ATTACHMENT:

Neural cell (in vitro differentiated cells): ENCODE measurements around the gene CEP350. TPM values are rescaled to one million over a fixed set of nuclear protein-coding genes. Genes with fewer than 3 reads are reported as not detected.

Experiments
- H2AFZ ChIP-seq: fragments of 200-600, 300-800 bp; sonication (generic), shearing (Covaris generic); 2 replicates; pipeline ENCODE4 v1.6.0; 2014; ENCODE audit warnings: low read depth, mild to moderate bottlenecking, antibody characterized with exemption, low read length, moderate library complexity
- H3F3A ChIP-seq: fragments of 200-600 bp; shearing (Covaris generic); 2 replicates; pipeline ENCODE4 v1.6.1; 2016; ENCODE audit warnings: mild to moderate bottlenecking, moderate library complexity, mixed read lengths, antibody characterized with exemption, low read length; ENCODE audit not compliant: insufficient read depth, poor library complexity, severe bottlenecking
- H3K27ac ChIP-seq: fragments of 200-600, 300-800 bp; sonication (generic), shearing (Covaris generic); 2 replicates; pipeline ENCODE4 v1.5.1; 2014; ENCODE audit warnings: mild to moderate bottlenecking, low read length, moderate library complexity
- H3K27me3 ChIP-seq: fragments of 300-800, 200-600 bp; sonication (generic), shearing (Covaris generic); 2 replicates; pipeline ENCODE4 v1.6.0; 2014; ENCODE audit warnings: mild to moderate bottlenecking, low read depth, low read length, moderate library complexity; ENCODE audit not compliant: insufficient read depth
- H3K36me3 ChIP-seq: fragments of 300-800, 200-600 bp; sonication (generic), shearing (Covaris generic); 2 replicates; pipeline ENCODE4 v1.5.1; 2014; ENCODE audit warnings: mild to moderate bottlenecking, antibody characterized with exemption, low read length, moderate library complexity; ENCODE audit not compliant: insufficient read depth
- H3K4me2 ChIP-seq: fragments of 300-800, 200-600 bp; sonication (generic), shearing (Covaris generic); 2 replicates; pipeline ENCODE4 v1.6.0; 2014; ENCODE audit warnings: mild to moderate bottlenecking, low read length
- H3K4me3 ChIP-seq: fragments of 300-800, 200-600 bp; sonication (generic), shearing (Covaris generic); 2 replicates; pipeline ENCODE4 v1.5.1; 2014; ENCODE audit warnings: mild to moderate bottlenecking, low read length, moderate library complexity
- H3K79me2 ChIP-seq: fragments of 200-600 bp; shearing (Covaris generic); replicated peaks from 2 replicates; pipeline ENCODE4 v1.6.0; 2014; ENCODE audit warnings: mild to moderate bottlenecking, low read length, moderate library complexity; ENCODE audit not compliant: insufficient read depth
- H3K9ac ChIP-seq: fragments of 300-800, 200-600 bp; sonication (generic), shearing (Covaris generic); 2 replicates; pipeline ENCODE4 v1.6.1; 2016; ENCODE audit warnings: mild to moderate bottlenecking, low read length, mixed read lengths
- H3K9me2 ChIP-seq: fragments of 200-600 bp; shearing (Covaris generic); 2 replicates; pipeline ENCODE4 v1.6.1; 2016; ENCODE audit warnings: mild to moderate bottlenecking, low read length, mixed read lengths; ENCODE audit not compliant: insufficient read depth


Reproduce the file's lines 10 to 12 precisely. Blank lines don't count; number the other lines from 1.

- H3K79me2 ChIP-seq: fragments of 200-600 bp; shearing (Covaris generic); replicated peaks from 2 replicates; pipeline ENCODE4 v1.6.0; 2014; ENCODE audit warnings: mild to moderate bottlenecking, low read length, moderate library complexity; ENCODE audit not compliant: insufficient read depth
- H3K9ac ChIP-seq: fragments of 300-800, 200-600 bp; sonication (generic), shearing (Covaris generic); 2 replicates; pipeline ENCODE4 v1.6.1; 2016; ENCODE audit warnings: mild to moderate bottlenecking, low read length, mixed read lengths
- H3K9me2 ChIP-seq: fragments of 200-600 bp; shearing (Covaris generic); 2 replicates; pipeline ENCODE4 v1.6.1; 2016; ENCODE audit warnings: mild to moderate bottlenecking, low read length, mixed read lengths; ENCODE audit not compliant: insufficient read depth